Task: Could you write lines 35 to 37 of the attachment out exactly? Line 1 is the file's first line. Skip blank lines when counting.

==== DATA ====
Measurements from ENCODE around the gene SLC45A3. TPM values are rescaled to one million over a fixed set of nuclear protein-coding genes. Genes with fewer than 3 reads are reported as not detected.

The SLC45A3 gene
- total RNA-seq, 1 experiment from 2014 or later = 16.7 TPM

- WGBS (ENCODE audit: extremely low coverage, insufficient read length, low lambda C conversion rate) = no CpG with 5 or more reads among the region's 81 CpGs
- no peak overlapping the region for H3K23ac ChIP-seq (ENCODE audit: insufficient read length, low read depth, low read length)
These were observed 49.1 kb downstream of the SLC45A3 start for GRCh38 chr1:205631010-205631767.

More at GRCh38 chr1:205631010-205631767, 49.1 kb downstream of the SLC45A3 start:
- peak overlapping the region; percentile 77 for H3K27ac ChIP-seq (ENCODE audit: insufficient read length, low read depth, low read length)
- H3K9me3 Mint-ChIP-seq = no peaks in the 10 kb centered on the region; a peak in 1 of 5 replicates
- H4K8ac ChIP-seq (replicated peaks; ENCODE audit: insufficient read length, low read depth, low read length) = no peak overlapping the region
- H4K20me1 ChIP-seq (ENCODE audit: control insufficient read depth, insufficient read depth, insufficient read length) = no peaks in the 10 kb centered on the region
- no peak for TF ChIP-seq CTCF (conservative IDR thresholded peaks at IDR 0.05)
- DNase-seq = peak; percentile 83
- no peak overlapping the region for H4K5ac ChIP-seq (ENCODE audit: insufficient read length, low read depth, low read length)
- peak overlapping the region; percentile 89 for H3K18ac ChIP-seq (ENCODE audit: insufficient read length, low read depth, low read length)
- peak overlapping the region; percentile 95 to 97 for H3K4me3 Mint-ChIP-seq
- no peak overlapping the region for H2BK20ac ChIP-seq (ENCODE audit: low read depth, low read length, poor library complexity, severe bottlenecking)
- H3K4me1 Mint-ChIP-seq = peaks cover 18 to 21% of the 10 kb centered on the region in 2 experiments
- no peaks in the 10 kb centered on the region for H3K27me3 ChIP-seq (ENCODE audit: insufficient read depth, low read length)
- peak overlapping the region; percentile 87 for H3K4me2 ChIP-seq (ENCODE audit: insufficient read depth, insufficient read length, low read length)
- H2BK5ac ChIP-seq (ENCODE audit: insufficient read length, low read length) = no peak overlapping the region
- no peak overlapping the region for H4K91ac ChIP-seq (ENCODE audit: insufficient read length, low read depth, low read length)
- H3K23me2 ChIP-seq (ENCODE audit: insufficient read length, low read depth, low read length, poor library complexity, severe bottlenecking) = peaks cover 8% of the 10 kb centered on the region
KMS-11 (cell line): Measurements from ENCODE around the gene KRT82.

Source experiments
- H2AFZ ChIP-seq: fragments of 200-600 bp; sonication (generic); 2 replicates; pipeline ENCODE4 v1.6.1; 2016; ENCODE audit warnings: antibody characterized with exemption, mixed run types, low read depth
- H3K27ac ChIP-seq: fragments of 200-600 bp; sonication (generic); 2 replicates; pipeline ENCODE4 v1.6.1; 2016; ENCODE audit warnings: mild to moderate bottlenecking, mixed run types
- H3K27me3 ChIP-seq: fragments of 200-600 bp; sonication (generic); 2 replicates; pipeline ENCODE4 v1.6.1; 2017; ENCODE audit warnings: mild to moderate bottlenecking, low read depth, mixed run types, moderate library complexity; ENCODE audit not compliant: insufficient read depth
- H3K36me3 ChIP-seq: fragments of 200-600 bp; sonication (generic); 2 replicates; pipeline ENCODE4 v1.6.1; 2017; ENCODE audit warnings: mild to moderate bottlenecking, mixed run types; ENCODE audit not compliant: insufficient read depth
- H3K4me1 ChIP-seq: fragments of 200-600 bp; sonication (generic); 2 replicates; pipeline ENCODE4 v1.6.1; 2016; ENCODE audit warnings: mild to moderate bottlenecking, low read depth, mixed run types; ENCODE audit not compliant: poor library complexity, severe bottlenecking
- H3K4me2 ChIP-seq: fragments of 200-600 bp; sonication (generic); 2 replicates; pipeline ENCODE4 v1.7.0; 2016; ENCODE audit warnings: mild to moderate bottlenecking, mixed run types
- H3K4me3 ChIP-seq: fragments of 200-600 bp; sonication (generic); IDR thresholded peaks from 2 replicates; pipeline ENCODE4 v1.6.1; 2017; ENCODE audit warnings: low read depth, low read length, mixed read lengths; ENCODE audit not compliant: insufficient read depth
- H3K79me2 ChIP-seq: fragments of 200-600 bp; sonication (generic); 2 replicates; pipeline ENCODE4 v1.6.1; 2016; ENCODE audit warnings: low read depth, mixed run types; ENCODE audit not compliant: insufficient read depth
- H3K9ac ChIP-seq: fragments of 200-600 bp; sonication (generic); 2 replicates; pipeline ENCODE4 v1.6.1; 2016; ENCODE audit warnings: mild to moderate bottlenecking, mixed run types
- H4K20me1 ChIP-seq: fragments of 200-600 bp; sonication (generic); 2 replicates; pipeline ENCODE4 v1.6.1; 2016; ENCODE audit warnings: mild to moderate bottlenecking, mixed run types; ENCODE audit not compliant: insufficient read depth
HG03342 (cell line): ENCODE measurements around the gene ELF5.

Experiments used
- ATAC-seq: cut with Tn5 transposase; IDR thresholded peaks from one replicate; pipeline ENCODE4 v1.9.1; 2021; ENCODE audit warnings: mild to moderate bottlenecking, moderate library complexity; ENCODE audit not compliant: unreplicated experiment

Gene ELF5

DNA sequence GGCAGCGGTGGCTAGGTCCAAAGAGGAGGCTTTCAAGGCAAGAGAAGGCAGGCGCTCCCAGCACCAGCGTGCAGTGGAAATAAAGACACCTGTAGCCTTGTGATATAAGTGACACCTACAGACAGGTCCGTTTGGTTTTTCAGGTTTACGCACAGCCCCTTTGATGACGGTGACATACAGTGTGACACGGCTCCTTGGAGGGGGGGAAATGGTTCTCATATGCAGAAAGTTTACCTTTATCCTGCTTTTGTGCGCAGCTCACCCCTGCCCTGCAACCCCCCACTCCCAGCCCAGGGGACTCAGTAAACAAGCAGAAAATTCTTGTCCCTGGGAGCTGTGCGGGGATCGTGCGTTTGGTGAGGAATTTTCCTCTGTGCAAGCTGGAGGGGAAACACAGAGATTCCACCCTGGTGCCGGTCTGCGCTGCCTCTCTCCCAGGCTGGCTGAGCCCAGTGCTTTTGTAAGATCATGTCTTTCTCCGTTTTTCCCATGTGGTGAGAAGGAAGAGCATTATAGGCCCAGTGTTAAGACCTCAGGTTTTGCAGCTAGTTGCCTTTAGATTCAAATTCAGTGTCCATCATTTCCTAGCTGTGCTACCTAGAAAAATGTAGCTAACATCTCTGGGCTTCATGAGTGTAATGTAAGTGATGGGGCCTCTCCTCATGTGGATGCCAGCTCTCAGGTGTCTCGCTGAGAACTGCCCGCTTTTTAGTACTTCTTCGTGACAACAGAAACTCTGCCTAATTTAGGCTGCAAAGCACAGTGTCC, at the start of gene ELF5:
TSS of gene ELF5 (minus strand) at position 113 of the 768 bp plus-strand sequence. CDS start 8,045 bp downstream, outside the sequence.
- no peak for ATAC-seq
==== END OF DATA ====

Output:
- H4K20me1 ChIP-seq: fragments of 200-600 bp; sonication (generic); 2 replicates; pipeline ENCODE4 v1.6.1; 2016; ENCODE audit warnings: mild to moderate bottlenecking, mixed run types; ENCODE audit not compliant: insufficient read depth
HG03342 (cell line): ENCODE measurements around the gene ELF5.

Experiments used